Latin America: Churches Call for Alternative to Free Market
BUENOS AIRES-- Leaders of Protestant churches of Latin America, tired of alleviating social problems that they blame on neo-liberal free market policies, have decided to advance their own alternative proposals to governments and the multilateral lending institutions.
The continent-wide meeting "Globalizing the Fullness of Life", organized by the Latin American Council of Churches (CLAI) under the auspices of the World Council of Churches, drew several hundred delegates to Buenos Aires between Apr. 28 and May 1.
The aim of the meeting was to share information and analysis of the socio-economic situation in the region, and explore alternatives to "globalization with a neo-liberal face" in order to promote economic justice.
The World Council of Churches is a fellowship of 342 churches in more than 100 countries, from virtually all Christian traditions, located on all continents.
Representatives of Protestant churches from around the region as well as delegates from the United States, Africa and Asia discussed a paper, "Protestant Churches Say Enough is Enough!", drafted by sociologists, economists, theologians and pastors and presented as a focus of discussion at the meeting.
The meeting was part of an ecumenical process that got under way in 2001 with regional consultations in eastern Europe and the Pacific rim area. Similar conferences are planned next year in the United States and the Middle
East. The results of the process will be collated and summarized in 2005.
The paper, which contains severe criticism of the neo-liberal economic model prevailing today in most countries of Latin America, is a draft document that will continue to be discussed and modified over the next few months.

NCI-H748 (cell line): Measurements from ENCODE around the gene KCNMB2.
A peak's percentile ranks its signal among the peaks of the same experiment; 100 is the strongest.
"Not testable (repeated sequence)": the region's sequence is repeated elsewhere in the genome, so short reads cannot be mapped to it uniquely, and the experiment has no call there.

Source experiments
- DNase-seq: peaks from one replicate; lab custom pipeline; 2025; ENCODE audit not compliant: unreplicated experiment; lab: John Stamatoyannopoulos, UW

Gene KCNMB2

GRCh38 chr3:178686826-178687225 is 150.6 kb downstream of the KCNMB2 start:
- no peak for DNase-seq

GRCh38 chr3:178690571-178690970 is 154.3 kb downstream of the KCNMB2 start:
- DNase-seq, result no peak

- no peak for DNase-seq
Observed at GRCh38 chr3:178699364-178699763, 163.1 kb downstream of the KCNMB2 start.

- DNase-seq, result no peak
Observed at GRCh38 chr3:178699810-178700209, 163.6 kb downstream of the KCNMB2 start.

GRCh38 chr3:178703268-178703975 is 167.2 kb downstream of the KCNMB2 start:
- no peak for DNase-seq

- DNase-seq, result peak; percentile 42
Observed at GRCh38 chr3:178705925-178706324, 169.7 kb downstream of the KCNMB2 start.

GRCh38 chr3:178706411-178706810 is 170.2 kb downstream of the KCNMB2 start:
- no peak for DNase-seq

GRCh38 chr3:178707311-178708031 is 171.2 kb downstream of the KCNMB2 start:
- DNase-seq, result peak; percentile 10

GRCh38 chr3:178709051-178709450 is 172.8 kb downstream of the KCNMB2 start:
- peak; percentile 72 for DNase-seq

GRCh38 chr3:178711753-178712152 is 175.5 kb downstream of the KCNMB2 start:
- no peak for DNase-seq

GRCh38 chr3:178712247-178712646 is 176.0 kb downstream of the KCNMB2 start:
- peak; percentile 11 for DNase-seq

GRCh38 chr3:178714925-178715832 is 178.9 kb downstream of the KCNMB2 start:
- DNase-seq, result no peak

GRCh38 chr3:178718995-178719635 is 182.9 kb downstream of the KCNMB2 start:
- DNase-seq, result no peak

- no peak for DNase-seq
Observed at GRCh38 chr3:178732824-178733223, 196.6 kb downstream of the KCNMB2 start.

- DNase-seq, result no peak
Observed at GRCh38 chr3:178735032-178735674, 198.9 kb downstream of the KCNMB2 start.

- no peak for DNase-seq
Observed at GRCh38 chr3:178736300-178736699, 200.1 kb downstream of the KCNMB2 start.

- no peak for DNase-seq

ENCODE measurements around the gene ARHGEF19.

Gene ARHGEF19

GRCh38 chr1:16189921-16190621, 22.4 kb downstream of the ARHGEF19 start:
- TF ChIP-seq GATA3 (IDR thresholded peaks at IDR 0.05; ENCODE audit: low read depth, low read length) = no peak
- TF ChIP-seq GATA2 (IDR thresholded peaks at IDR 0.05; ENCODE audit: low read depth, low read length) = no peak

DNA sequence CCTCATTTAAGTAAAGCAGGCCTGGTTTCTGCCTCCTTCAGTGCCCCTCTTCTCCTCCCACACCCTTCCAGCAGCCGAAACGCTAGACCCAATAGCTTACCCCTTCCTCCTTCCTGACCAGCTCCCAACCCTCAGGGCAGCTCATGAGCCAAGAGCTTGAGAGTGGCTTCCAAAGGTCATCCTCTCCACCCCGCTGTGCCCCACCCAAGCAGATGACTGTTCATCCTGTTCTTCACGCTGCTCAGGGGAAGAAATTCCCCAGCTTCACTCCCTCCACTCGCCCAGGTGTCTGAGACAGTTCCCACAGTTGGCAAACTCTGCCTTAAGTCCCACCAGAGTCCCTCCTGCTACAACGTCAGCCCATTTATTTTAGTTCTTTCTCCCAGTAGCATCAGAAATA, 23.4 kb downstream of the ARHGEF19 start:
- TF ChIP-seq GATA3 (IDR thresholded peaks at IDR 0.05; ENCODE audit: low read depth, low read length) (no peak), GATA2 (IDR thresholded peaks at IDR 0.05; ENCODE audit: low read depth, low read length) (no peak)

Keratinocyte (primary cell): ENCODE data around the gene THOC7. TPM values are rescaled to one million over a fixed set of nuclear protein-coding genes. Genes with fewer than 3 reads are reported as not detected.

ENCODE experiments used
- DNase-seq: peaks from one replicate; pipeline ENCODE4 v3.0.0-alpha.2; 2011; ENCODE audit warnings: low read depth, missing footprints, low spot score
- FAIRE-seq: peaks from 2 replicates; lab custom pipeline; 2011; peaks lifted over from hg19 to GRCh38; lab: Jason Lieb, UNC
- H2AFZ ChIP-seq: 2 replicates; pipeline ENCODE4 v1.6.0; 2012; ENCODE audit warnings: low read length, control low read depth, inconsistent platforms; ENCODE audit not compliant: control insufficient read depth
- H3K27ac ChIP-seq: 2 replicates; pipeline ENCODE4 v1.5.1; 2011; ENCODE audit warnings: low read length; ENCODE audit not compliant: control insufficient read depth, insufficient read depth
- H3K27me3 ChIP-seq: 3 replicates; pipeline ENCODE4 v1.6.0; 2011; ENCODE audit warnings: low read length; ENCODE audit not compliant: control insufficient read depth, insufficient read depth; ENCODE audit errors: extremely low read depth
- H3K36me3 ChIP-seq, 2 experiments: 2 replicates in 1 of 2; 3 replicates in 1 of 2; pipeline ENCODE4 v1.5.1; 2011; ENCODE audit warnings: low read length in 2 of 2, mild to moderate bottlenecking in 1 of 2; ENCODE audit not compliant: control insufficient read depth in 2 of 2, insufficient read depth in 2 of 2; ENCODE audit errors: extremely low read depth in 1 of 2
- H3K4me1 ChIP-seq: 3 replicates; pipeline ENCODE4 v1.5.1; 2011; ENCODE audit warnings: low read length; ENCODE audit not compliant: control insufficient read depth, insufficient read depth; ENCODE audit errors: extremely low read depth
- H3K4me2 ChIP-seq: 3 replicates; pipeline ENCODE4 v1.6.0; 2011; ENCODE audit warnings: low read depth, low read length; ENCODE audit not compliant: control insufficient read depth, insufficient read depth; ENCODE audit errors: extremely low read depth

In the paper, the CLAI member churches, which claim to represent between 15 and 20 percent of the population of Latin America, advocate the creation of global public institutions to oversee the direction taken by the globalization process and to regulate the banking system and capital flows.
They also propose bringing the mission of the United Nations up to date, and call for changes in multilateral lending institutions like the International Monetary Fund, World Bank and Inter-American Development Bank, whose
prescriptions play a decisive role in the economic policies of poor and indebted countries.
The lending institutions have failed to live up to their original mandate, and have instead helped to put in place an unjust economic model, according to the document.
The churches say the state should not be paternalistic, bureaucratic or neglectful, but should rather be a social state of law in which civil society plays a part.
In an interview with IPS, Puerto Rican pastor Angel Rivera, the coordinator of CLAI's Faith, Economy and Society programme, said churches work closely with the poor and are constantly mitigating the suffering caused by poverty, through their soup kitchens, homes for children in need and the elderly, and schools.
The churches draw professionals among the faithful, like engineers, sociologists, teachers or psychologists, into community service in benefit of the poor, he added.
But "We cannot continue to be the cheap labor of the system, or continue to put band-aids on a system that foments injustice," said Rivera, adding that "The idea is that we can change the system, that is, become elements of
change through our work."
In their efforts to help needy communities, churchworkers often fall into providing superficial welfare solutions, which do not resolve the underlying problems, he pointed out.